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Macon beacon. [volume] (Macon, Miss.) 1859-1995, February 07, 1913, Image 6

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At thi Caravan Was
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SYNOPSIS.
0oriM Perclval Algernon Jonee, vloe
wresldent of the Metropolitan Oriental
Hug oompany of New York, thlratlns; for
romance, la In Cairo on a business trip.
Horace Kyanne arrlvea at the hotel (n
Cairo with a carefully guarded bundle,
ftyann sells Jones the famous holy Yhl
, -eVtfea Wf which he admit having atolen
from a pasha at Baa-dad. Jonee meets
Major Callahan and later Is Introduced to
fortune Chedioye by a woman to whom
M had loaned 1R0 pounda at Monte Carlo
otue montha previously, and who turns
ut to be Fortune'! mother. Jonee takes
Mrs. Chrdinye and Fortune to a polo
fimt Fortune returns to Jonee the
money borrowed by her mother. Mrs.
Chedsove appears to engaged In aome
nyaierlous enlerprlite unknown to the
daughter. Kyunne Interests Jonea In the
United Romance, and Adventure, com
pany, a concern which for a price will
Arrange any kind of an adventure to or
Arr. Mr. Chedaoyo, her brother. Major
Callahan, Wnllnco and Ryanne, na the
United Romance nnd Adventure company,
flan a riaky enterprise Involving; Jonea.
iyanne makea known to Mra. Chedsoye
la Intention to marry Fortune. Mra.
Chertaoye derlnrca he will not permit It.
Flans are laid to prevent Jonea sailing
lor home. Kyanne steals Jonea' letters
Ad cable dispatches. Ha wires agent In
Iw York, In Jones' name, that ha Is
tvntlnf house In New York to some
friends. Mahomed, keeper of the holy
mrpet, la on Ryanne's trail. Ryanne
remises Fortune that he will sea that
Jonea cornea to no harm as a result of his
frarchaae of the rua Mahomed accosts
Ryanne and demand the Yhlordea rug.
Ryanne telle him Jonea has the rug and
tagfft the abduction of the New York
ifeierchant aa a means of securing Its re
turn. The rug disappears from Jones'
loom. Fortune quarrels with her mother
when the latter refuses to explain her
.wsterlous actions. Fortune gets a mes
age purporting to he from Ryanne ask
ing her to meet him In a secluded place
that evening. Jonee receives a message
.sutklng him to meet Kvnnne at the F.ngllan
JBar the same evening. Jones Is carried
Into the desert by Mahomed and his
SKrompllces after a desperate fight. He
discovers that Kyanne nnd Fortune also
re captives, the former la badly battered
svnd unconscious. Uynnne recovers con
ctouaness and the Bight of Fortune In
japtlvlty reveals to him tho fact that
Mahomed Intends to get vengeance on
him through the girl. Fortune acknowl
edges that she stole the rug from Jones'
room. Bhe offers to return It to Mahomed
if he will free all three of them. Ma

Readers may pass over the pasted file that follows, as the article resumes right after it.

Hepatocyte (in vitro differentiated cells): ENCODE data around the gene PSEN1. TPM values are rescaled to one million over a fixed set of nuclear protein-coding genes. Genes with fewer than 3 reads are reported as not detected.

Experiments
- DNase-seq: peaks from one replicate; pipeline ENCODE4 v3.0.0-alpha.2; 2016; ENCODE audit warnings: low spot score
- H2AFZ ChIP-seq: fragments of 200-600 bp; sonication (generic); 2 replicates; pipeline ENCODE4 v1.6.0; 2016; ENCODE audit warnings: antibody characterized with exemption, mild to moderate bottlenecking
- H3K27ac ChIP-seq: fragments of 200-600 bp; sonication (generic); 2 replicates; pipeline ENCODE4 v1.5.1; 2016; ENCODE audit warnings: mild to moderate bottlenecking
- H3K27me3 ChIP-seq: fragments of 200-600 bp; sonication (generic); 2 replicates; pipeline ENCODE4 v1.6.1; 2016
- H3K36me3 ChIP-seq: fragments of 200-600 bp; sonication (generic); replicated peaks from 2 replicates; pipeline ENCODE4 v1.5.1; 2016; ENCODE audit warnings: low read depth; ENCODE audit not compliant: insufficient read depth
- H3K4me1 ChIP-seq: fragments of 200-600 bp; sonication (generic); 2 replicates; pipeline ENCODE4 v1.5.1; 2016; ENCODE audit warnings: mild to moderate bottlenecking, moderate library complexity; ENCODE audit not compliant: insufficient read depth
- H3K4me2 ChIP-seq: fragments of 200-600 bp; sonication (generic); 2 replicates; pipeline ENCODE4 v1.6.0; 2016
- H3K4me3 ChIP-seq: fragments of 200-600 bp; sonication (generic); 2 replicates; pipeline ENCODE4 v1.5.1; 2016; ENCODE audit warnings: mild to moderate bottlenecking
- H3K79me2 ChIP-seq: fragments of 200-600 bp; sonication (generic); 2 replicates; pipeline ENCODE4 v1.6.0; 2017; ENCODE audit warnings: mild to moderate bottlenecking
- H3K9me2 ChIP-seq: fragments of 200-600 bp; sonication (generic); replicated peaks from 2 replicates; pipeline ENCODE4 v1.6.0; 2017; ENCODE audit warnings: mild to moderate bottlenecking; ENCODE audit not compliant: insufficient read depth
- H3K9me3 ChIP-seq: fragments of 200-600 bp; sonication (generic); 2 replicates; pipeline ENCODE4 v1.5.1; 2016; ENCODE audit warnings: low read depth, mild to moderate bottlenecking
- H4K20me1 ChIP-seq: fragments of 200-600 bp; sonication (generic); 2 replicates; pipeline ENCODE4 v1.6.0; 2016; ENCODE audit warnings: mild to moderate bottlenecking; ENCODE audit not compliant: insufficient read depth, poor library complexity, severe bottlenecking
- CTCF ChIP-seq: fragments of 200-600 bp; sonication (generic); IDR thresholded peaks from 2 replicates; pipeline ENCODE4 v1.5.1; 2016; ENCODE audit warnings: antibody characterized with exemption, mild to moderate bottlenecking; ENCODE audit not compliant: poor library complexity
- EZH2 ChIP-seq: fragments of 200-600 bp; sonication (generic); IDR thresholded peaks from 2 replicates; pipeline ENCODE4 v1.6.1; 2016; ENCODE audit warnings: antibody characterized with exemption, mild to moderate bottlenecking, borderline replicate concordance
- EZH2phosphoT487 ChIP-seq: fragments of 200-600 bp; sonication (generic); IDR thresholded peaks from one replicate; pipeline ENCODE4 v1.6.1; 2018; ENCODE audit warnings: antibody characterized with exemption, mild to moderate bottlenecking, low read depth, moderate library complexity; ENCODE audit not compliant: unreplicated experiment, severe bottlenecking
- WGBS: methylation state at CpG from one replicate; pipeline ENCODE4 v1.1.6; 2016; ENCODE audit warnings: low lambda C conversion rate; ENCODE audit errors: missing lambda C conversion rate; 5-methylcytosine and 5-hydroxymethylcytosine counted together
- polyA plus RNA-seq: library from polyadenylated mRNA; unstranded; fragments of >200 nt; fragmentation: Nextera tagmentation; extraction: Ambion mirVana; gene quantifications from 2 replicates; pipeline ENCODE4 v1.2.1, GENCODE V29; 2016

Bomed agrees to liberate Fortune and one
the men In return for the rug. A cour
ier la sent to Cairo for the rug, but re
turns with the Information that Mrs.
Chedsoye and her brother have sailed for
Jew York. Fortune spurns offered free
Corn which does not Include her two com
panions. CHAPTER XV. (Continued.)
When camp was made that night
tt found the captives untalkatlve. The
irl and the two men sat moodily
bout the fire. Fatigue had dulled
thetr bodies and hopelessness their
minds. The men were ragged now,
unkempt; a stubble of beard covered
their faces, gaunt yet burned. George
tsad lost his remaining pump, and as
tils stockings were now full of holes,
be bad, In the last flicker of personal
pride, wound about them some cast
off cloths he had found. There was
not enough water for ablutions; there
was scarcely enough to assuage thirst
By and by, Ryanne, without turning
ttis bead, spoke to George. "You say
.you questioned the courier?"
"Yes."
1 "He says he showed the note to no
wie?M
"Yes."
"And so no one will try to find us?"
"No."
Ryanne had asked these questions
dozen times and George had always
jglTen'tbe same answers.
TJpand away at dawn, for they must
rrach the well that night. It was a
terrible day for them all. Even the
beasts showed signs of distress. And
wont of It was, MahomeU wa
1
Paaalng She Screamed.
not quite sure of his route. Fortunate
ly, they found the well. They drank
like mad people.
Ryanne, who had discovered a pack
of cards in his pocket, played patience
upon a spot smoothed level with his
hand. He became absorbed In the
game; and the boys gathered round
him curiously. Whenever he succeed
ed In turning out the fifty-two cards,
he would smile and rub his hands to
gether. The boys at length consid
ered him unbalanced mentally, and In
consequence looked upon him as a
near-holy man.
Between Fortune and George con
versation dwindled down to a query
and an answer.
"Can I do anything for you?"
"No, thanks; I am getting along
nicely."
To-night she retired early, and
George Joined Ryanne's audience.
"It averages about nine cards to the
play," he commented.
Ryanne turned over an ace. Ten or
fifteen minutes went by. In the sev
eral attempts he had failed to score
the full complement
George laughed.
"What's in your mind?" cried Ry
anne peevishly. "If lfs anything
worth telling, shoot it out. shoot It
out!"
"I was thinking what I'd do to a
club steak Just about now."
Ryanne stared beyond the fire. "A
club-steak. Grilled mushrooms."
"Sauce Bordelalse. Artichokes."
"No. Asparagus, vinaigrette."
"What's the matter with endives?"
"That's so. Well, asparagus with
butter-sauce."